Pop Culture Princess

Pop Culture Princess
especially welcome to extensive readers

Tuesday, October 13, 2009

Should Little Women run with the werewolves?

The classic lit monster mash started up by Pride and Prejudice and Zombies is heading towards American authors as well. Recently,Del Rey Books announced the purchase of Little Women and Werewolves,to be written by Porter Grand. No release date has been mentioned but it'll most likely be out and about sometime next year.

While I enjoy this sub genre quite a bit,I have some doubts concerning this one. If the writer was going for a Ginger Snaps vibe with the material,that would be cool but based on the plot description given,it doesn't look that way at all:

"In this retelling of Louisa May Alcott's classic, the beloved little women must keep not just the wolf, but the werewolves, from the door...and the kindly old gentlemen next door and his grandson may have some secrets to hide--or share with the March girls."

Laurie and old Mr. Laurence as werewolves? Sorry,but that just doesn't work for me. Even if they turn out to be fearless werewolf hunters instead,the story would work better if one of the March girls wound up barking at the moon-why not Beth?

The poor girl's doomed any way here,so let her go out with a real bang(delivered by a silver bullet borrowed from the Laurences,courtesy of Jo in a heartbreaking sequence of events)! You could chose Amy as well,I suppose-she's always had a bad case of grandiosity and becoming a four legged beast might be a humbling experience for her:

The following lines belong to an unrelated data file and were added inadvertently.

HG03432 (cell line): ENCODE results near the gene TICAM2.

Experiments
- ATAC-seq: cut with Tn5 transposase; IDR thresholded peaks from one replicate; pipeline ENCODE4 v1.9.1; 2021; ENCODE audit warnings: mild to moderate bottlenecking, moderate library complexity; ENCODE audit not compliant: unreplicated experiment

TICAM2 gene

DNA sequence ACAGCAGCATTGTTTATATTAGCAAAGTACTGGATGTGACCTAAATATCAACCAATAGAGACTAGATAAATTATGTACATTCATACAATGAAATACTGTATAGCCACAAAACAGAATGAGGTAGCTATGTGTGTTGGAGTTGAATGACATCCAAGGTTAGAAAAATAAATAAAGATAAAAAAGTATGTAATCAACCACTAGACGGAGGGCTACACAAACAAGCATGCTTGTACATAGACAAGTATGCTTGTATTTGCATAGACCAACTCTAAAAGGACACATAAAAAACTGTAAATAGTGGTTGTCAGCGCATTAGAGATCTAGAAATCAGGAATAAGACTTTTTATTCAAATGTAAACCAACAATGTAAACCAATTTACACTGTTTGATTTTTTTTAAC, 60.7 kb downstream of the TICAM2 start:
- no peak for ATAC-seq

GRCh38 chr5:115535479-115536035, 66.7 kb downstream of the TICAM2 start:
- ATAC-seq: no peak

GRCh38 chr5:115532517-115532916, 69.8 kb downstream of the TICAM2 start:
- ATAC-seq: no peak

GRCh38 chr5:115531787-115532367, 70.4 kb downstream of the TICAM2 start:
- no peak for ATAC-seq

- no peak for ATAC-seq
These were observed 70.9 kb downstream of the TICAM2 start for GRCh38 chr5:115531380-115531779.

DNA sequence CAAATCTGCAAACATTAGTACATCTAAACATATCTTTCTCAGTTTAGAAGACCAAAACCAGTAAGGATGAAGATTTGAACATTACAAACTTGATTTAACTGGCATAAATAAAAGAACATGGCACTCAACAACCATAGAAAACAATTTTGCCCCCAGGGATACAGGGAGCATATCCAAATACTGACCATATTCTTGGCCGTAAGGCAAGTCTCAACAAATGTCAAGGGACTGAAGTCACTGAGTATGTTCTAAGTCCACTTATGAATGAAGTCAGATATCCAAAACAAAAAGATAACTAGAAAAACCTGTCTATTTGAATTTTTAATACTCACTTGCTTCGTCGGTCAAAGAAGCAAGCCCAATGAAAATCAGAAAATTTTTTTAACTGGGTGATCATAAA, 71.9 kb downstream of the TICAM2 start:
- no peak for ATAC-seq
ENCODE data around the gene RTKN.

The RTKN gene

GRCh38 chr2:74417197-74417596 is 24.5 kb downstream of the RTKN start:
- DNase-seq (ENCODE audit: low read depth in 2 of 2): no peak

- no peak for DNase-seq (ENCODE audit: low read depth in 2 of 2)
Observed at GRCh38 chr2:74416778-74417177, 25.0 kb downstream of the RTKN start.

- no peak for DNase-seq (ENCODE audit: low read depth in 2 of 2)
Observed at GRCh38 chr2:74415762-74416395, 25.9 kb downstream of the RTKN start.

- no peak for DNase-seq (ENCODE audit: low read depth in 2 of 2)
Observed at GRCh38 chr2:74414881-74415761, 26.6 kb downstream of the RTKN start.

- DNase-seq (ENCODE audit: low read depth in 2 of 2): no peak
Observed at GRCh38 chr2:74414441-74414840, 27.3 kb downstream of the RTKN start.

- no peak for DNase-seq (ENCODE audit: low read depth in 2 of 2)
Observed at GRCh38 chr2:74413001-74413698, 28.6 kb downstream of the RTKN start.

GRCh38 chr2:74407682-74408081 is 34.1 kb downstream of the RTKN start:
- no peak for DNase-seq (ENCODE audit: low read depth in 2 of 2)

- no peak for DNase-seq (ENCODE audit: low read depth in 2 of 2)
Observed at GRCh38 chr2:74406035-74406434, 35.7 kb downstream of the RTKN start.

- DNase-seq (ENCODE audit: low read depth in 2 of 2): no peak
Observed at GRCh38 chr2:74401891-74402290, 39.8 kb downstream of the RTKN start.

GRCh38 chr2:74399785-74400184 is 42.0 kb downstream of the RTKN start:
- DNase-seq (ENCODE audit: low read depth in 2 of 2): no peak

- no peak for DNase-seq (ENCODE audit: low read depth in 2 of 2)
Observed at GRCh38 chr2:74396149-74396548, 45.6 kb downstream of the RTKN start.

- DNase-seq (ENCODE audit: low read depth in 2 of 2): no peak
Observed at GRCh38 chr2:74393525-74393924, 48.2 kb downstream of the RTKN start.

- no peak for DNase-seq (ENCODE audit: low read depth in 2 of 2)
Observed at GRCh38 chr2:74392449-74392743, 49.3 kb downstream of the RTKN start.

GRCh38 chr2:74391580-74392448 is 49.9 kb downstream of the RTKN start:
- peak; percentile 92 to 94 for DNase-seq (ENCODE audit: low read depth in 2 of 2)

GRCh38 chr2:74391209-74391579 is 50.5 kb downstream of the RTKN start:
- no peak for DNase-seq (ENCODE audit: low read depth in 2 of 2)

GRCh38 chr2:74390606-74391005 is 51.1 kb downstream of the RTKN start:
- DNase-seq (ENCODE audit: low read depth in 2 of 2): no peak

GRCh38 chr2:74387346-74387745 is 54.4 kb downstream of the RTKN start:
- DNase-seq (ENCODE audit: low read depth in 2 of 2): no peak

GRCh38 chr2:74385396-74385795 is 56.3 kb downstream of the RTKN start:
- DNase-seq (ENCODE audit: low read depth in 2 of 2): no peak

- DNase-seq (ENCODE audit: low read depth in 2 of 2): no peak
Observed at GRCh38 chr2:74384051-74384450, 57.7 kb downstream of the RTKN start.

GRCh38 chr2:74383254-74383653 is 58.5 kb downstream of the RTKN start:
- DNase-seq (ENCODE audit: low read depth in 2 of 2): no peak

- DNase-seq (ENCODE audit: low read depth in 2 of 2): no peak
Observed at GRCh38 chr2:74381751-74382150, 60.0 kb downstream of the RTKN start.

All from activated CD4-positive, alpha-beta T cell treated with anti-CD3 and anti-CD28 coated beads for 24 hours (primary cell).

True,I am a huge fan of Louisa May Alcott's book but that doesn't mean that I consider this material to be sacred text. On the contrary,out of respect for the novel and it's many readers,higher standards are set for any parody/re-imagining/modern day take.

Meg taking up a werewolf lifestyle is hard to imagine. She strives so much for the neat,orderly life of a proper lady that it would be tempting to throw such a huge monkey wrench into her plans.

However,I see her more as the werewolf hunter type. Meg may appear to be a Mary Meek and Mild kind of gal but when her loved ones are under attack,she becomes quite a fearsome foe. If the likes of Aunt March couldn't scare Meg off from marrying the man of her choice,not even a pack of bloodthirsty shapeshifters have a chance in hell against her:

Jo,on the other hand,would be as equally at home on either side of the moon in this hairy situation. Her quick temper and fiery independent nature would be a bonus,not to mention adding some extra angst in her personal struggles to develop a mature level of self control.

Whether she's slinging a shotgun at them or literally running with the wolves,one thing is for certain-Jo's refusal to marry Laurie would make a lot more sense(to some folks)with such a burden to carry along her Pilgrim's Progress:

Werewolves do fit in with strong female characters in paranormal fiction,with such fine examples as Kelley Armstrong's Elena and Carrie Vaughn's Kitty Norville. It is possible to make this match up work and with any luck,attract a fresh new audience of readers as well.

At this point,it's a wait and see game. Hopefully,Little Women and Werewolves will be a fun addition to your library of classic change ups and not a disappointment. The March sisters do deserve the best. There have been many wonderful adaptations of this story and it would be nice to have another to put on the shelves,even if there was more bite than the usual bark of sweetness this time around:


Ladytink_534 said...

I absolutely adore the original book (there aren't very many books I've read as many times as it) so I think I'll skip the werewolf jaunt.

griztaz said...

Loving the original is the best possible reason to read this one. It was written by a librarian who also loved the book, and wrote it as she felt Alcott would have if she could have gotten it past the Victorian male editors.